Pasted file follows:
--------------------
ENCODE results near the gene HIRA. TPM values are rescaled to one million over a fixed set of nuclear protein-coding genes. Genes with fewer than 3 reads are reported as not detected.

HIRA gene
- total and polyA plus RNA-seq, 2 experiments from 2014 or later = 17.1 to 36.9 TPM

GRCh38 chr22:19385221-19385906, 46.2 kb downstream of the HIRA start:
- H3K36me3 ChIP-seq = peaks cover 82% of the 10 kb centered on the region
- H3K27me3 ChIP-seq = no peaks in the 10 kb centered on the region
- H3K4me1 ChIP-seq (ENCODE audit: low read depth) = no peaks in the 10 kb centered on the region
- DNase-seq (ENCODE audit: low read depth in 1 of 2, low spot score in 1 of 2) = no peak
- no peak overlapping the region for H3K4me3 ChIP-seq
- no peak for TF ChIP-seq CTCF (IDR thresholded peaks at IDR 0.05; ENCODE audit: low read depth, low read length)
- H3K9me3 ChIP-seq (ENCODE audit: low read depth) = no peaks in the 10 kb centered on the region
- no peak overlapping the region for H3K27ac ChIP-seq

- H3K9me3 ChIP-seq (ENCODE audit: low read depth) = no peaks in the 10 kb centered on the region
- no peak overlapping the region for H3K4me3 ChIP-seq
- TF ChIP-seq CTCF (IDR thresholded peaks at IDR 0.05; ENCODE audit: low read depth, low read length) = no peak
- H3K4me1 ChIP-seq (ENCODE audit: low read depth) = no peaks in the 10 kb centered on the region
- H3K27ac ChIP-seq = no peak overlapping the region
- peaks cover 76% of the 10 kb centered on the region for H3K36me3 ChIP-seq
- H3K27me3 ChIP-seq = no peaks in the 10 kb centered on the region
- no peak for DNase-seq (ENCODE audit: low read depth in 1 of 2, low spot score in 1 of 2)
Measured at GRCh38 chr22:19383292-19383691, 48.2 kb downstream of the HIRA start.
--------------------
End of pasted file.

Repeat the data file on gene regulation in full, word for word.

ENCODE results near the gene HIRA. TPM values are rescaled to one million over a fixed set of nuclear protein-coding genes. Genes with fewer than 3 reads are reported as not detected.

HIRA gene
- total and polyA plus RNA-seq, 2 experiments from 2014 or later = 17.1 to 36.9 TPM

GRCh38 chr22:19385221-19385906, 46.2 kb downstream of the HIRA start:
- H3K36me3 ChIP-seq = peaks cover 82% of the 10 kb centered on the region
- H3K27me3 ChIP-seq = no peaks in the 10 kb centered on the region
- H3K4me1 ChIP-seq (ENCODE audit: low read depth) = no peaks in the 10 kb centered on the region
- DNase-seq (ENCODE audit: low read depth in 1 of 2, low spot score in 1 of 2) = no peak
- no peak overlapping the region for H3K4me3 ChIP-seq
- no peak for TF ChIP-seq CTCF (IDR thresholded peaks at IDR 0.05; ENCODE audit: low read depth, low read length)
- H3K9me3 ChIP-seq (ENCODE audit: low read depth) = no peaks in the 10 kb centered on the region
- no peak overlapping the region for H3K27ac ChIP-seq

- H3K9me3 ChIP-seq (ENCODE audit: low read depth) = no peaks in the 10 kb centered on the region
- no peak overlapping the region for H3K4me3 ChIP-seq
- TF ChIP-seq CTCF (IDR thresholded peaks at IDR 0.05; ENCODE audit: low read depth, low read length) = no peak
- H3K4me1 ChIP-seq (ENCODE audit: low read depth) = no peaks in the 10 kb centered on the region
- H3K27ac ChIP-seq = no peak overlapping the region
- peaks cover 76% of the 10 kb centered on the region for H3K36me3 ChIP-seq
- H3K27me3 ChIP-seq = no peaks in the 10 kb centered on the region
- no peak for DNase-seq (ENCODE audit: low read depth in 1 of 2, low spot score in 1 of 2)
Measured at GRCh38 chr22:19383292-19383691, 48.2 kb downstream of the HIRA start.